Ex-Libyan rebel commander appeals ruling on British torture case

MI5 and its foreign equivalent MI6 have for years faced accusations they colluded in the ill-treatment of suspected militants

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A former Libyan Islamist commander who says he suffered years of torture by Muammar Qaddafi’s henchmen after British and U.S. spies handed him over to Libya will try this week to overturn a ruling blocking legal action against the British government.

Abdel Hakim Belhadj, a rebel leader who helped topple Qaddafi in 2011 and is now leader of the Libyan al-Watan Party, says he and his pregnant wife Fatima were abducted by U.S. CIA agents in Thailand in 2004 and then illegally transferred to Tripoli with the help of British spies.

Two years ago, he began legal action against former British Foreign Secretary Jack Straw, Britain’s MI5 and MI6 spy agencies, a former intelligence chief, and relevant government departments.

But in December, a High Court judge ruled that because of the “act of state doctrine”, English courts could not hear the case as allegations about Belhadj’s abduction and rendition involved other countries, most notably the United States.

This week, Belhadj launches an appeal against that decision.

Lawyers and human rights campaigners warn that if he is unsuccessful, it will effectively prevent any litigation against the British government in similar torture or rendition cases.

“The UK authorities have tried to avoid answering to their alleged role in these sordid events, most recently by relying on the ‘act of state doctrine,’” said John Dalhuisen of Amnesty International.

“It is time for the UK government to stop hiding behind misguided and expansive legal theories and allow the claimants their day in court.”

Members of the British domestic intelligence agency MI5 and its foreign equivalent MI6 have for years faced accusations they colluded in the ill-treatment of suspected militants, often at the hands of U.S. authorities.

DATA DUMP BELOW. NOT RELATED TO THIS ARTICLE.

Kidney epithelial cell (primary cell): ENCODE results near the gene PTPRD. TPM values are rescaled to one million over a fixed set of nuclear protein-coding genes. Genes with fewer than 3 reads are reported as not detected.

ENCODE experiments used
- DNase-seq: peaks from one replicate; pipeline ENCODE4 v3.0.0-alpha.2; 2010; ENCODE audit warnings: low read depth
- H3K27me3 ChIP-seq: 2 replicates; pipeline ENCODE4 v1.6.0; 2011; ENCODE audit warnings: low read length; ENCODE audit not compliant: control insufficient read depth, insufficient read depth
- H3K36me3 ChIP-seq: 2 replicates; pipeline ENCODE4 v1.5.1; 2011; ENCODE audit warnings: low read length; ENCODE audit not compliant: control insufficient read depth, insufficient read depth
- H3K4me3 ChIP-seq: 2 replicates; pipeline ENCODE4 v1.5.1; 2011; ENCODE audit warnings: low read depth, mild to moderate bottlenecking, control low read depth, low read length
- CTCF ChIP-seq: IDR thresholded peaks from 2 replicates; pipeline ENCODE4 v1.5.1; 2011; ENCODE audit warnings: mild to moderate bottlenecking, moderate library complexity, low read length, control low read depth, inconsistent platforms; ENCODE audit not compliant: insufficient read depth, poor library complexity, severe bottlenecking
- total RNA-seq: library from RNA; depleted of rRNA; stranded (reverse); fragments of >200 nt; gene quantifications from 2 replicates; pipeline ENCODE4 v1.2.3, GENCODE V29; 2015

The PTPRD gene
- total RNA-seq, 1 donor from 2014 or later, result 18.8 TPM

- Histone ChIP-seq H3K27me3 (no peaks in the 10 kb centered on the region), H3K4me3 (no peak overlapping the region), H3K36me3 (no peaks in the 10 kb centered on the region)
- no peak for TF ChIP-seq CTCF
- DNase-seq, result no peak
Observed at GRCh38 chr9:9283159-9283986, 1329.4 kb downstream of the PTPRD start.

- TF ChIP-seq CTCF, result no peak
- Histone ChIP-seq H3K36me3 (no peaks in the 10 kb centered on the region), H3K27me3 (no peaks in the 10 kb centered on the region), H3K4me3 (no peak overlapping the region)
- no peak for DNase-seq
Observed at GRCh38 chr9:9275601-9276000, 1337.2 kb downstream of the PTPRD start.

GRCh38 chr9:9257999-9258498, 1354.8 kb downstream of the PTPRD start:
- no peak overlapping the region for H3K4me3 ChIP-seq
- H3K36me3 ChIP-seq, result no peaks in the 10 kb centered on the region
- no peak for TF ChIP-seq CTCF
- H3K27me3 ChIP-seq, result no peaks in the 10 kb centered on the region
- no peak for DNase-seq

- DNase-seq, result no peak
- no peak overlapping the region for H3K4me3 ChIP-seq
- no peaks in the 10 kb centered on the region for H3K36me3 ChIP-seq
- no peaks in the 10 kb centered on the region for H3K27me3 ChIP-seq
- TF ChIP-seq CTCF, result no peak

British ministers have repeatedly denied any knowledge of sending anyone to face torture abroad, and there have also been warnings that exposing secret intelligence material in court cases might damage relations with Washington.

Belhadj says he was originally detained in China, before being transferred to Malaysia and then moved to Thailand.

He was handed over to CIA agents, acting on a tip-off from MI6, and flown via the British island of Diego Garcia in the Indian Ocean to Tripoli, because at the time Britain and the United States were keen to build relations with Qaddafi.

As a long-standing enemy of the former Libyan leader, he was imprisoned and tortured until his release in 2010 while his wife was also mistreated during her four-month incarceration.

London law firm Leigh Day, which is representing Belhadj, said documents found after Qaddafi’s fall showed British complicity in his case.

In a letter to former Libyan spy chief Moussa Koussa, a senior MI6 officer wrote: “This was the least we could do for you and for Libya to demonstrate the remarkable relationship we have built over the years.”

In his ruling on the Belhadj case, Judge Peregrine Simon said there was “clear evidence that the determination of this claim has the potential to jeopardise this country’s international relations and national security interests”.

But he said he had thrown it out “with hesitation” because “what appears to be a potentially well-founded claim that the UK authorities were directly implicated in the extra-ordinary rendition of the claimants, will not be determined in any domestic court”.

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